The vital role of the school library in children’s education was the focus of a University of Ulster conference hosted in Newry earlier this month.
Organised by Ulster’s School of Education in partnership with the Institute for Research in Social Sciences, the event brought together academics and practitioners from all over Ireland to discuss best models of practice.
Dr Jessica Bates, School of Education, said: “School libraries, both north and south of the border, are in a vulnerable position and that is why it is so important to focus on good practice and to highlight the value of the school library.
“For many pupils the school library is their only opportunity to access books and the school library can contribute to both academic achievement and personal development.
“This one-day symposium brought together researchers, library staff, teachers, principals, and policy makers and underlined the very important potential role for school libraries in fulfilling the revised curriculum and in developing literacy.”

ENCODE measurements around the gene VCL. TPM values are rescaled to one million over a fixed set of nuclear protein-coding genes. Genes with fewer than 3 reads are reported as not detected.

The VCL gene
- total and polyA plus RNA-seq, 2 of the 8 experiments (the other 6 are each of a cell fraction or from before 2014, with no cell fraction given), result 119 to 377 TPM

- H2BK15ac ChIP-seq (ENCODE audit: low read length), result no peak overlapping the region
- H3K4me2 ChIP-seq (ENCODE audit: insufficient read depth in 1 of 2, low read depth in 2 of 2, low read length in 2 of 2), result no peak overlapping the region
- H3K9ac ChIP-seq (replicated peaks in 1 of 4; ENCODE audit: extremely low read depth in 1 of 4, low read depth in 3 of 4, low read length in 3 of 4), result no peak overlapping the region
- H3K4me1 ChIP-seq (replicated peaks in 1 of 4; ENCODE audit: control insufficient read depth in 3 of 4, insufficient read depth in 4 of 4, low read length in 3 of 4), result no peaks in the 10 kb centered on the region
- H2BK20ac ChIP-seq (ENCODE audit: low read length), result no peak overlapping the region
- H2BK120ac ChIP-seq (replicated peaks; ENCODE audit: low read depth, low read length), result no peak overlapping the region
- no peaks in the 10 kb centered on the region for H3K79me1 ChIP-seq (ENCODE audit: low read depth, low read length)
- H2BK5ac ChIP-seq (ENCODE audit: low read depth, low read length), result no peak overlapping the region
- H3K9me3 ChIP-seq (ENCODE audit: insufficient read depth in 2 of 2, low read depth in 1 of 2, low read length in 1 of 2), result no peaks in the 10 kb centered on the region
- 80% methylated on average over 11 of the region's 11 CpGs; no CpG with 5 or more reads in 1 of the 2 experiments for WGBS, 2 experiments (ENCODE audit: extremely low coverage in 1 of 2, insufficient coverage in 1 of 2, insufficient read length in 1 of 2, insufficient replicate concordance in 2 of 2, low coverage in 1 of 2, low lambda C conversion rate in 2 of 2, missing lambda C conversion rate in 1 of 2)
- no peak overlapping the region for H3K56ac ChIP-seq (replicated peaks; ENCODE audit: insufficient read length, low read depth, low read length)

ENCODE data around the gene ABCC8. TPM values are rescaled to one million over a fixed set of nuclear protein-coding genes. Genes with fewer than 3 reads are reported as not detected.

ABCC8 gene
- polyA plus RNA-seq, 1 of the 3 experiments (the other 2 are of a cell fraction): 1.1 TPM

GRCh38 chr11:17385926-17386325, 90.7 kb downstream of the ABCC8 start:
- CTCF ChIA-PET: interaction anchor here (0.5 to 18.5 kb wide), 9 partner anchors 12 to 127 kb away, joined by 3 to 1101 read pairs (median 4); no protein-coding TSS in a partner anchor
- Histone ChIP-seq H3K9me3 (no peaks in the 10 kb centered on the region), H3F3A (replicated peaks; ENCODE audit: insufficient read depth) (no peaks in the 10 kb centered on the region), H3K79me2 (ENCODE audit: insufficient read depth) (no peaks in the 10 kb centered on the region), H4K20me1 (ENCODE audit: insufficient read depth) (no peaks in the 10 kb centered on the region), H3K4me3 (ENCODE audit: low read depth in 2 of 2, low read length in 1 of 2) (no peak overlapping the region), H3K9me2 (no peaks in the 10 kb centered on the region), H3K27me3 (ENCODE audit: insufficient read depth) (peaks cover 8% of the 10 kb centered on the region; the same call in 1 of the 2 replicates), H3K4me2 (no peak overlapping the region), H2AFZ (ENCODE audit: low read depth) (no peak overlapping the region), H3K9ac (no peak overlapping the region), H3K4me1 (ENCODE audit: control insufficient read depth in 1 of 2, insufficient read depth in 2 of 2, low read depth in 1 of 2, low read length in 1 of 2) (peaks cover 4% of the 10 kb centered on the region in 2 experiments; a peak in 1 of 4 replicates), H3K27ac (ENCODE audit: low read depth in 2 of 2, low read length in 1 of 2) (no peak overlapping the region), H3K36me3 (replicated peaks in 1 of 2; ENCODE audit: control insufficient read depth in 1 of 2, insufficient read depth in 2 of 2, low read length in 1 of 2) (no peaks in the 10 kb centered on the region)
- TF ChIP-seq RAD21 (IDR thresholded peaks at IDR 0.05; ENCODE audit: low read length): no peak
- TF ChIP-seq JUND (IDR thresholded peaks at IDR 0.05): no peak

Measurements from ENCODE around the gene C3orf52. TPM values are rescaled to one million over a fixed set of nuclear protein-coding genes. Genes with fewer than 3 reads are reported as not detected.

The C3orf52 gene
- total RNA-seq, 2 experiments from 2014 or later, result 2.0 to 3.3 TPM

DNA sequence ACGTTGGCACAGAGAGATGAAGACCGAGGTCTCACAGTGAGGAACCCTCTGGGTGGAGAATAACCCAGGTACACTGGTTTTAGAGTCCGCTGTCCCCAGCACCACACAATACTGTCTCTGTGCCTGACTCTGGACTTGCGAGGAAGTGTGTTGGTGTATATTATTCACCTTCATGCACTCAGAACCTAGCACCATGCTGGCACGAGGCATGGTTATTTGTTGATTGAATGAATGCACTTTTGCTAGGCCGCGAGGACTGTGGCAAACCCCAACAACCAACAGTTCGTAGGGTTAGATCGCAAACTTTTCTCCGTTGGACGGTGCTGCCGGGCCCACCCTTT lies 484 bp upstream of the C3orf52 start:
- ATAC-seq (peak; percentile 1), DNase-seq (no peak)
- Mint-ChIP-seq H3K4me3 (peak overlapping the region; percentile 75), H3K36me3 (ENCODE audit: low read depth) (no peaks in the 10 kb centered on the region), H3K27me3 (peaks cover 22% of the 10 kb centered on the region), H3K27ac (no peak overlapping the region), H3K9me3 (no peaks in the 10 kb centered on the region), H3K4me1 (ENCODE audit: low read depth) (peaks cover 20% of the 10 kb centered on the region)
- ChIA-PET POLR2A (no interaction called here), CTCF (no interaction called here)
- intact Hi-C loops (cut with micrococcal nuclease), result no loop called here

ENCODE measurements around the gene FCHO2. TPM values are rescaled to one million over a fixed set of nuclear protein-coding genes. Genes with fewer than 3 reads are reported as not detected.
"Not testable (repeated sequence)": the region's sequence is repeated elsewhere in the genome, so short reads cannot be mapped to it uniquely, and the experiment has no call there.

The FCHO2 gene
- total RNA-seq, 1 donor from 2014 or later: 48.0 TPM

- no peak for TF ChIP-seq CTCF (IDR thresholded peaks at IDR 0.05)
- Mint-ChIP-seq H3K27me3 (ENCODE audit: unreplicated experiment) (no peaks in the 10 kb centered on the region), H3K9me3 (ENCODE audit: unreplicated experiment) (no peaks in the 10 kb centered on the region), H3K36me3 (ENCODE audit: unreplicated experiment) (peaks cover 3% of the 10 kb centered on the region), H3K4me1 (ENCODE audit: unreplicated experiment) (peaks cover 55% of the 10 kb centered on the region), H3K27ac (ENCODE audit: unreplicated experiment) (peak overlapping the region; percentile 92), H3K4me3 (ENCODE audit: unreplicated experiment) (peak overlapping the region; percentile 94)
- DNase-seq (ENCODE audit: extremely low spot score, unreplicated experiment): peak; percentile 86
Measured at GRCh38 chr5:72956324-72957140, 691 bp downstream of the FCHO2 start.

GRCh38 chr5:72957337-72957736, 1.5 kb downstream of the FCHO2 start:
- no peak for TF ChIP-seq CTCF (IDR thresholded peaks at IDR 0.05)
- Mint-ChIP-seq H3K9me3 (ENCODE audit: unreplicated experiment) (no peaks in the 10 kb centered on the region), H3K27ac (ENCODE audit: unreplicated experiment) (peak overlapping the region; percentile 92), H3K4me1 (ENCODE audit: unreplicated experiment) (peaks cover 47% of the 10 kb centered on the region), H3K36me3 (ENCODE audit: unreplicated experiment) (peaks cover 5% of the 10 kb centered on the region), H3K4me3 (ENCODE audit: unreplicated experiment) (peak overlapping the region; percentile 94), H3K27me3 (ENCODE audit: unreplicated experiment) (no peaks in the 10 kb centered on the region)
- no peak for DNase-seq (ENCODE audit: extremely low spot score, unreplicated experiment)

Keynote speakers included renowned children’s author and publisher, Dr SiobhÃ¡n Parkinson and leading School Library Trainer, Geoff Dubber.
SiobhÃ¡n, who is from Dublin, has been writing for children for over 20 years and has published over 25 books.
She was Ireland’s first Laureate for Children’s Literature, from 2010 to 2012 and is also a translator of children’s books and publisher of Little Island, a children’s publishing house in Dublin, which publishes books by new Irish authors and books in translation.
SiobhÃ¡n is an advocate for children’s books as an artform and is passionate about making books available for children to read for pleasure.
Geoff Dubber is a leading consultant offering training courses and advice to School Library Services, schools, the SLA, self-help groups and to public library authorities across the UK on the curriculum use of school libraries and library management issues.
He has over 40 years teaching, management, library and advisory experience in and with schools, both secondary and primary.
For further information contact Dr Jessica Bates on: 028 70124470 or email: firstname.lastname@example.org.